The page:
Rio, Brazil: A convergence to place sexual violence, intimate partner violence, child abuse and maltreatment at the heart of resolve

South Africa | A diverse assembly of global stakeholders will engage on possible interventions to prevent and manage the avalanche of gender-based violence (GBV) in various corners of the globe.  According to worldwide estimates, about 1 in 3 (35%) women worldwide have experienced either physical and/or sexual intimate partner violence or non-partner sexual violence in their lifetime and globally, as many as 38% of murders of women are committed by a male intimate partner. 

The South African Medical Research Council’s (SAMRC) Gender and Health Research Unit having recently released a Rape Justice in South Africa report will present research reflecting the South African context at the Sexual Violence Research Initiative (SVRI) Conference 18 – 21 September 2017.  The Unit’s report shows that the gaps in the country’s criminal justice system continues to perpetuate unresolved cases of rape with only 340 guilty verdicts emanating from 3 952 reported rape cases. 

“The shortfalls in case reporting; police investigations; medico legal examinations; and prosecution processes in cases of rape may not be unique to South Africa,” says Elizabeth Dartnall, SVRI Research Manager. “We may find a common thread in developing countries where restricted resources and social constructs influence the reporting experience.”

Themed: Partnerships for Policy Action, the Forum will unpack related themes and provide innovative intervention strategies pertaining to gender-based violence. The cascading forum themes reflect global GBV patterns and include mental health interventions, transactional sex, GBV in conflict settings and faith in GBV amongst others.  Interpol, will present findings at the upcoming Sexual Violence Research Initiative (SVRI) Conference on research conducted on sexual homicides, femicide, intimate partner violence and the victimization of female sex workers in the country among other topics.     
According to the Map of Violence survey in 2012, a woman is assaulted every 15 seconds in Brazil, and one is murdered every two hours. Within the past three decades, at least 92,000 women have been killed, many at the hands of their partners.  In countries such as India 26 crimes of sexual violence and harassment are reported every hour but most remain unreported as GBV is deeply entwined with the social fabric.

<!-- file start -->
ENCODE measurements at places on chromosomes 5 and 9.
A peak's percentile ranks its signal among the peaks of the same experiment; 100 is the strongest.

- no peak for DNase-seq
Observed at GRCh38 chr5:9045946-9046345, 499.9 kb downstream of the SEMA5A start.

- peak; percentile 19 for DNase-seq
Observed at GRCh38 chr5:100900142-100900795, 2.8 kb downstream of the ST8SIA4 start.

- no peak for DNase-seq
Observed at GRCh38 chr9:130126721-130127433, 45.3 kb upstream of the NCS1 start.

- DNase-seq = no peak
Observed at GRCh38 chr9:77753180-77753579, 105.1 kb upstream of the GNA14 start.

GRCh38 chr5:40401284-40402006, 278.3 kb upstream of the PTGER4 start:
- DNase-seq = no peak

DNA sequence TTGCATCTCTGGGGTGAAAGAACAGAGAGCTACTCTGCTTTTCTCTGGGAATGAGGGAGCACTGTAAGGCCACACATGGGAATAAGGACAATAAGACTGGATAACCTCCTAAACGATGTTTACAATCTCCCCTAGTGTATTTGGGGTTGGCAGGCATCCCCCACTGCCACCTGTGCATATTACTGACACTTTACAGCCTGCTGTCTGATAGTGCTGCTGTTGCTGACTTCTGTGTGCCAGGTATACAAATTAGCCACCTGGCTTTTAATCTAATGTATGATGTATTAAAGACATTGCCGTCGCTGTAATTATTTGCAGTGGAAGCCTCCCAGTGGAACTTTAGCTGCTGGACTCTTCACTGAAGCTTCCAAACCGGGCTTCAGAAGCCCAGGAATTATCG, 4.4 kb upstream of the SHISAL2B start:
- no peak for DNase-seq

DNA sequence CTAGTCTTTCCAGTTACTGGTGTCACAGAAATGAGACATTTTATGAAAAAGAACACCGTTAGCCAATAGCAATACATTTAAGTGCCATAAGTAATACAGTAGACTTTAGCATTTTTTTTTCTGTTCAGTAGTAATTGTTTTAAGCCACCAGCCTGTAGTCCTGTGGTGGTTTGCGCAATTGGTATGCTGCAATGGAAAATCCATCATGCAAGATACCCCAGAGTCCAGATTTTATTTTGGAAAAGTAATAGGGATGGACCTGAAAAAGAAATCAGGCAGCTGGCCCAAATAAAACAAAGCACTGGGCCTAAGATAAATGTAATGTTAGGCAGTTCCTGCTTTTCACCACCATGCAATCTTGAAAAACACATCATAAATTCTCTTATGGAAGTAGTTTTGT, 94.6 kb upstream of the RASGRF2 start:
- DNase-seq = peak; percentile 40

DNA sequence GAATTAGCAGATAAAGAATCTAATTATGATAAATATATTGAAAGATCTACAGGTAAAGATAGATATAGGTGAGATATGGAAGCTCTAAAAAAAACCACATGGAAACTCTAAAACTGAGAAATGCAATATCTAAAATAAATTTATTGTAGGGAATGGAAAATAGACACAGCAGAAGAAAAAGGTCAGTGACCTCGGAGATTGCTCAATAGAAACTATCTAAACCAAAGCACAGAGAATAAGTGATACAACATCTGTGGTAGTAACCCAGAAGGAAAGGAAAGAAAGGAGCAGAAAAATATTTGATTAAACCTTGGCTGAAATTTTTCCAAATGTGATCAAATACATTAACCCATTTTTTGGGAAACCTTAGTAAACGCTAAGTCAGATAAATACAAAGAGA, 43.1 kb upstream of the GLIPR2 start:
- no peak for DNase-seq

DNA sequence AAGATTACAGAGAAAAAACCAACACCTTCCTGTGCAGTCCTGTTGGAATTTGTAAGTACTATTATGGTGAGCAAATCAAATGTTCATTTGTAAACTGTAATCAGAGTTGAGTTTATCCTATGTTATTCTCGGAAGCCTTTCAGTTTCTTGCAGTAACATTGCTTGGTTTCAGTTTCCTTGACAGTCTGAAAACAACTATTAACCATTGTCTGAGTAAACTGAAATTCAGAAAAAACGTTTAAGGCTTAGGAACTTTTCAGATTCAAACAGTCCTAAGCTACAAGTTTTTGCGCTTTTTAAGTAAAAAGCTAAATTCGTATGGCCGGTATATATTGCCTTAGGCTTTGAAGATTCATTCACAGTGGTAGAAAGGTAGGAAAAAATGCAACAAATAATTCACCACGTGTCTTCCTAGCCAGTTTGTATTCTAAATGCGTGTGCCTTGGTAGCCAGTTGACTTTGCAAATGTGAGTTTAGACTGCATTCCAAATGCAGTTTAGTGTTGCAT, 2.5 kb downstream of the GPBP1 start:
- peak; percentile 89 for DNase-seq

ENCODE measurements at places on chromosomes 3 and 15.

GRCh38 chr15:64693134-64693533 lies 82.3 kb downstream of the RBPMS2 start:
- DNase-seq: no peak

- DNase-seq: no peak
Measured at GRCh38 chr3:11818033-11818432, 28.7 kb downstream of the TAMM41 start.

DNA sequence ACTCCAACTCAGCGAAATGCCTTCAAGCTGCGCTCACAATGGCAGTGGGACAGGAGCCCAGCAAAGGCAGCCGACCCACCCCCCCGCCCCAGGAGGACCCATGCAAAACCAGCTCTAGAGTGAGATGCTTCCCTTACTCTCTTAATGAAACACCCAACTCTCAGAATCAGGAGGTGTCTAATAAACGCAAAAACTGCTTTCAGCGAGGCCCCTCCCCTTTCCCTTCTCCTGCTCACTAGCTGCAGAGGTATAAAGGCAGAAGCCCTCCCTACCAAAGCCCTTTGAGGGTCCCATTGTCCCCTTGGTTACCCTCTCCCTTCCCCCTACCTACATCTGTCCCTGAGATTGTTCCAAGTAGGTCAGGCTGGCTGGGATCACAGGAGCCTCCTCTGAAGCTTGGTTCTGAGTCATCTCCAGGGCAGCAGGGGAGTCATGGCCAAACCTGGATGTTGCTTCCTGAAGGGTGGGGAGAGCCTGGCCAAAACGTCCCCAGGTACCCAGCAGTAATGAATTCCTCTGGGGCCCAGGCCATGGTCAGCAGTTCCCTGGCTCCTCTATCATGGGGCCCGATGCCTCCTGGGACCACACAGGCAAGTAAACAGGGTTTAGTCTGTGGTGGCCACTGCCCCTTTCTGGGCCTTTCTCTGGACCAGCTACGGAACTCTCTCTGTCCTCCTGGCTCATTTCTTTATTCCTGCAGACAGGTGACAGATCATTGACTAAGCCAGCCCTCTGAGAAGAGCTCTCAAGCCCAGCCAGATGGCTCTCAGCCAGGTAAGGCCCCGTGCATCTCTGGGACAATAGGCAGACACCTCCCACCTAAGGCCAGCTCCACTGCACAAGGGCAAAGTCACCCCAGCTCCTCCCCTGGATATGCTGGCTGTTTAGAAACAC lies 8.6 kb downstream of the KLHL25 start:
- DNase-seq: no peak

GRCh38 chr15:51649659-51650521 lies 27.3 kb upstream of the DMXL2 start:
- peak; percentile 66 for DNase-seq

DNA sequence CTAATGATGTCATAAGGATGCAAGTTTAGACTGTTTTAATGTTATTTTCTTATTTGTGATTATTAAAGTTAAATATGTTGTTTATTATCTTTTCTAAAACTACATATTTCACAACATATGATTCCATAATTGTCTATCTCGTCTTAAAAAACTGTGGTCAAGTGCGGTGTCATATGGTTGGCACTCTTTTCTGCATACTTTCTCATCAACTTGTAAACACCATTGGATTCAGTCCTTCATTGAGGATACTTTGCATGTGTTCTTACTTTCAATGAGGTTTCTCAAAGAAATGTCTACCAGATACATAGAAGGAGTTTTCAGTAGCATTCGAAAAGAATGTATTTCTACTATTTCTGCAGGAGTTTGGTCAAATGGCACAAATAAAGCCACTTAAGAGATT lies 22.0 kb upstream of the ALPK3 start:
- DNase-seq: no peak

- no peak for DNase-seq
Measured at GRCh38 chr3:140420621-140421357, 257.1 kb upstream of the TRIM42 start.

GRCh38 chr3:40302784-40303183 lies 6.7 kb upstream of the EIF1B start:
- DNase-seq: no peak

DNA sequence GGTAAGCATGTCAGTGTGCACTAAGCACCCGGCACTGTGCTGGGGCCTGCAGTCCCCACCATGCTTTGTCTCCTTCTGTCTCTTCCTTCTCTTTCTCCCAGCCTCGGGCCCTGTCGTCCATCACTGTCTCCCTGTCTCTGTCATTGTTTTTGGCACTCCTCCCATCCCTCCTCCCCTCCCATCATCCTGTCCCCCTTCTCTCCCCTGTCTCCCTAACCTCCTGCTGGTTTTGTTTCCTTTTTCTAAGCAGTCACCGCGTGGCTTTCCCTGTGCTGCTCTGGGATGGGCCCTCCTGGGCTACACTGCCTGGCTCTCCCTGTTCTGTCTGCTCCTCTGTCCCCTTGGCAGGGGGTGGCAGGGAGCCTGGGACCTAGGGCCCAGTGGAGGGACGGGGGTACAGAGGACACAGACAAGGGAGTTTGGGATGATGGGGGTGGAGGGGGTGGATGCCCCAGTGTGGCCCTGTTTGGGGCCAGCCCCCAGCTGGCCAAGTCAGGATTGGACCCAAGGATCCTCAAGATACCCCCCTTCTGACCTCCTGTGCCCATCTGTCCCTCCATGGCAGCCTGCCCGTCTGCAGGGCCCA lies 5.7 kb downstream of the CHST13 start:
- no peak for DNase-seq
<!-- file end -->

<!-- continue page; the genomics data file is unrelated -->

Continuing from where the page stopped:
“Although South Africa’s rape and violence statistics are particularly startling, GBV dynamics in our country are similar to most developing countries such as India and Brazil where rigid cultural and religious constructs perpetuate a dangerous patriarchy that allows for individuals to exert power on women and children,” says Dartnall.

The gendered nature of poverty and inequality will also be discussed at the Forum where themes such as power and violence within transactional sex as well as the diverse nature of sexual violence against children will be unpacked.  In its fifth year, the SVRI Forum 2017 provides a timely space to discuss and share strategies for achieving Sustainable Development Goal (SDG) targets aimed at ending all forms of violence against women and girls across the globe by 2030. In keeping with SDG targets, the Forum themes will also include trafficking, violence and torture against children; sexual violence in conflict and other harmful practices.

The forum will feature diverse programmes, with over 345 presentations about specific issues pertaining to countries across all regions of the world. A new theme concerning youth will feature this year by way of the Being Heard Project, which aims to meaningfully engage youth in understanding and preventing sexual violence. “We need to find the most appropriate approaches to facilitating young people’s participation as researchers and activists as and as future leaders in efforts to reduce violence against children and the toll it imposes on the lives of children and their families,” says Dr Garcia-Moreno.

Link to SVRI Conference page:

[Source: SAMRC]